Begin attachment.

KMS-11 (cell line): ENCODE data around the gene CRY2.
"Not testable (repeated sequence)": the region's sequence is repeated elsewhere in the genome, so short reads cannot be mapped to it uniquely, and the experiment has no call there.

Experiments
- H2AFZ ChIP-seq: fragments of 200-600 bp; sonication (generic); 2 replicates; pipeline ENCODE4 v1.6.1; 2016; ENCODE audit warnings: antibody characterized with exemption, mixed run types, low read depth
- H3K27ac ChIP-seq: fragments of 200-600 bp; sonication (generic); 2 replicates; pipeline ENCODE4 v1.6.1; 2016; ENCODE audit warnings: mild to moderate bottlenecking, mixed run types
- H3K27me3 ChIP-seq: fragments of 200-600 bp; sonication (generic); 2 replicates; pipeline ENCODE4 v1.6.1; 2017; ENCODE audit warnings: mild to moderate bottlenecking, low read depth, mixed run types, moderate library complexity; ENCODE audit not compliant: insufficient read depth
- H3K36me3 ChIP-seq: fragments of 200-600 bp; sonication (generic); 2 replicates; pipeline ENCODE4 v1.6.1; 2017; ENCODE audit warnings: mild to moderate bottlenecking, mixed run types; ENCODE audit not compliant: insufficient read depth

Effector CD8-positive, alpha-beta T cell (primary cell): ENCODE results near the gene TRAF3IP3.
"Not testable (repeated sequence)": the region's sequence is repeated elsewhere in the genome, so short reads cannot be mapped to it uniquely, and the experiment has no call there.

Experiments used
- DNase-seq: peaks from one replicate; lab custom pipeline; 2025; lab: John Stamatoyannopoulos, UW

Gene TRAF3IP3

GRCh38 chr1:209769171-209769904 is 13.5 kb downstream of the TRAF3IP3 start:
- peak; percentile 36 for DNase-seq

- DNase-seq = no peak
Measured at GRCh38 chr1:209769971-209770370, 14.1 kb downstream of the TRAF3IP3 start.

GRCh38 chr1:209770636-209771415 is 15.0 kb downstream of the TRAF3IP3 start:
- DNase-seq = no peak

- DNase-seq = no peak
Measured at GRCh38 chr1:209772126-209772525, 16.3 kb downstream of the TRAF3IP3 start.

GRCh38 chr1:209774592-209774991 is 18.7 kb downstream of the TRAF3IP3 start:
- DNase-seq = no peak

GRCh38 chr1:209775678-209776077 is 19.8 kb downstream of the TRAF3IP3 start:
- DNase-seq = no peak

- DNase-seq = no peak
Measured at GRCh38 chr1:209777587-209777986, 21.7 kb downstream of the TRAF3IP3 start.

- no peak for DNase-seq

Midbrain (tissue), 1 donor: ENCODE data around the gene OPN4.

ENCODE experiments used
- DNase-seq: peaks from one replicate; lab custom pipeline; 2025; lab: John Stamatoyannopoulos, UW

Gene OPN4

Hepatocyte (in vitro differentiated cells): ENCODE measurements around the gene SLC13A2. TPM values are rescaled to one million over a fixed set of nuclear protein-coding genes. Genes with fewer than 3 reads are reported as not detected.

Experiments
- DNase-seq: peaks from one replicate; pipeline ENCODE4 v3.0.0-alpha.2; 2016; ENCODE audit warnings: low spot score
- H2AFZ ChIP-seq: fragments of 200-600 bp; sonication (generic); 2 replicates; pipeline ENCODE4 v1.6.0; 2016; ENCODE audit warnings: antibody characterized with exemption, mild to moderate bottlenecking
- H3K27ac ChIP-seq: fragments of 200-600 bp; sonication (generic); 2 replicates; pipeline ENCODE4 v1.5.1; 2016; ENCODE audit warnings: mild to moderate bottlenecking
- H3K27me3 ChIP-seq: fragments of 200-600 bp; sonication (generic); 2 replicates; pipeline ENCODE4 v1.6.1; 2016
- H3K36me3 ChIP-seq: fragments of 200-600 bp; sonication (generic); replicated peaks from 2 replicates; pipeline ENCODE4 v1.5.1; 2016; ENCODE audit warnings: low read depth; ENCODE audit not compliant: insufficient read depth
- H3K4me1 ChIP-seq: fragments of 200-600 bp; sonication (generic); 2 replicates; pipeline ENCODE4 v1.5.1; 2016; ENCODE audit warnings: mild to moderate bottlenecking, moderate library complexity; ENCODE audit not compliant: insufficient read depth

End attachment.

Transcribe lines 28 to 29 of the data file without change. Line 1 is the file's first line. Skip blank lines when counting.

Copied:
Midbrain (tissue), 1 donor: ENCODE data around the gene OPN4.

ENCODE experiments used